A Journey through the Easter Trail

In this Easter season (I started writing this yesterday!) I thought I ought to take a break from the technical “how” of the trail, and remember the reason we did all of this – to share our faith in Jesus Christ with the primary school children audience in a relevant and engaging way. So here is a short impression of what the trail was like to experience, illustrated with some photographs from the Sunday morning when we ran the Trail for the regular St. David's Sunday congregation and Messy Church attendees to experience.

The journey started in the church hall (with a notice on the church door to re-direct anyone we didn't manage to catch!), where tables and chairs were set out for people to sit down and tea and coffee were served as people assembled. Whilst not the normal Sunday service, this is something we have done in the past (and had done the previous week in order to be able to set up in the church!).

Once most of the congregation had arrived, the Storyteller, in period Middle Eastern costume, introduced the event, explaining that the congregation would split into two groups and travel on a journey back two thousand years in time and to the streets of Jerusalem, a Jewish city under Roman occupation. The group assembled and headed off, out of the hall and outside to reach the main door of the church.

Entering the church from the porch, the group found themselves in the streets of Jerusalem 2000 years ago, outside a large Upper Room where a celebration of the Jewish Passover feast was just winding down. But, as the wife of the owner of the room told us we when got inside, this had not been quite the ordinary Passover meal. All the usual elements of the Passover celebration had been there, but Jesus had jolted everyone by adding to them – things that no-one expected. He had taken the bread, the ordinary flat unleavened bread of the Passover celebration, and had broken it, saying it was his body, broken for them. Not at all what was supposed to be done at a Passover meal.

Later on, Jesus had taken the jug of wine served with the meal, but he called it his Blood, shed for all for the forgiveness of Sins. Then he insisted everyone drank some, although no-one was very clear why, or what he was on about.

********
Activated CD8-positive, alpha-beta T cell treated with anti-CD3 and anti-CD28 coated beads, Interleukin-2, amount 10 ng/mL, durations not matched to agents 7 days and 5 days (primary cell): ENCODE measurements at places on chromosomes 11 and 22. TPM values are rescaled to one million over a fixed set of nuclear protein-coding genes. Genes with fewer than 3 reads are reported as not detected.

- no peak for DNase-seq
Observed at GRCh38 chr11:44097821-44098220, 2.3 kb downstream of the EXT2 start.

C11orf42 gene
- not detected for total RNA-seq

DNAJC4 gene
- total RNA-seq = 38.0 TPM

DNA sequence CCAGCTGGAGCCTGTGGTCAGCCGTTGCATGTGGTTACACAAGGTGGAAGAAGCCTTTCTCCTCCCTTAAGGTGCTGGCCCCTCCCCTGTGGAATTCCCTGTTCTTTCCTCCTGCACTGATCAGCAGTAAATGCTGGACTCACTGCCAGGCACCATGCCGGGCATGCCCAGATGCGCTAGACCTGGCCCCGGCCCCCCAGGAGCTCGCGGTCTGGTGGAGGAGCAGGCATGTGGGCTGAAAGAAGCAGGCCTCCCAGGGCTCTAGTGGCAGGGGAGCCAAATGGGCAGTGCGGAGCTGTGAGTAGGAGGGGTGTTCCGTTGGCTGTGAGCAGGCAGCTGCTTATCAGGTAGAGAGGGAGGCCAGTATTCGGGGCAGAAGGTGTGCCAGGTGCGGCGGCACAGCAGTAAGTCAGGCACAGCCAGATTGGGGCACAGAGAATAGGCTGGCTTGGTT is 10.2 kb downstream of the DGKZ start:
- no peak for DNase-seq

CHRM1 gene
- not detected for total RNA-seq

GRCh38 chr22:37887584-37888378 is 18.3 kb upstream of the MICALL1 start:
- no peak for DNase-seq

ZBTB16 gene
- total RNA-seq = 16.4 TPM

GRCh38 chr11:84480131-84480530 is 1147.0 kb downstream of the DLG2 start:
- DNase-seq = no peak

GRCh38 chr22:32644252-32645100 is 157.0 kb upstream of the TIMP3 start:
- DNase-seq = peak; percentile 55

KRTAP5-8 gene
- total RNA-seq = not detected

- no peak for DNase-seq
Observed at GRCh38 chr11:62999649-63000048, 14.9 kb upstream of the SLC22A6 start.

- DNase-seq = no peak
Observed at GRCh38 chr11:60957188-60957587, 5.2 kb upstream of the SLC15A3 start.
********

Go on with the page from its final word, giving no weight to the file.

About this time, one of the Disciples slipped out, but without saying goodbye to anyone at the feast – which was a bit odd. Anyway, Jesus had said he wanted to pray, and took his Disciples off with him into the night. The wife of the owner of the room thought the most likely place they could have gone was the garden called Gethsemane, and suggested we try and find them there.

So we were lead out by the storyteller into the dark, narrow streets of Jerusalem, to make our way out of the City and into the moonlit garden of Gethsemane. We must have arrived quicker than Jesus and his friends, because no sooner had we arrived then we heard them coming through the trees and bushes, so we had to hide out of their way to see what would happen next.

Jesus left Disciples in a group and moved a little way away – directly towards us. I don't think he knew we were there, because he was praying very earnestly – in deep turmoil. He was begging to not have to do something, to have it taken away, if there was any other way. But he couldn't insist – God's will must be done, he kept saying. It was very dark, and a bit spooky. The disciples, meanwhile, were asleep – we could hear them snoring!
But that was nothing to what happened yet. There was a red glow of torches, and a noise of marching. Suddenly there were soldiers in the garden – we were definitely hiding now! They went to where the Disciples were, and there was some sort of scuffle. Everyone seemed to run off at that point, and the soldiers marched back away with their torches, taking with them whoever they had come for. We weren't that sure the soldiers had gone though, so we sat tight.

Next we knew, it was coming up dawn with the yellow glow of dawn coming up and birdsong. Then a cockerel must have woken up, because it crowed, two times together. Someone said that was a sign, although what of no-one seemed to know. The soldiers really did seem to have gone, so we sorted ourselves out and headed back into the City.